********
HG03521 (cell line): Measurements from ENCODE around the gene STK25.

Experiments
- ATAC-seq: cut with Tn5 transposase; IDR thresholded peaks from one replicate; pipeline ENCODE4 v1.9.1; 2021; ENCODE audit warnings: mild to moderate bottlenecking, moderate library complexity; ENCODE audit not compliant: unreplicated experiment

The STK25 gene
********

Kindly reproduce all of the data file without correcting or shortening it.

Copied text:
HG03521 (cell line): Measurements from ENCODE around the gene STK25.

Experiments
- ATAC-seq: cut with Tn5 transposase; IDR thresholded peaks from one replicate; pipeline ENCODE4 v1.9.1; 2021; ENCODE audit warnings: mild to moderate bottlenecking, moderate library complexity; ENCODE audit not compliant: unreplicated experiment

The STK25 gene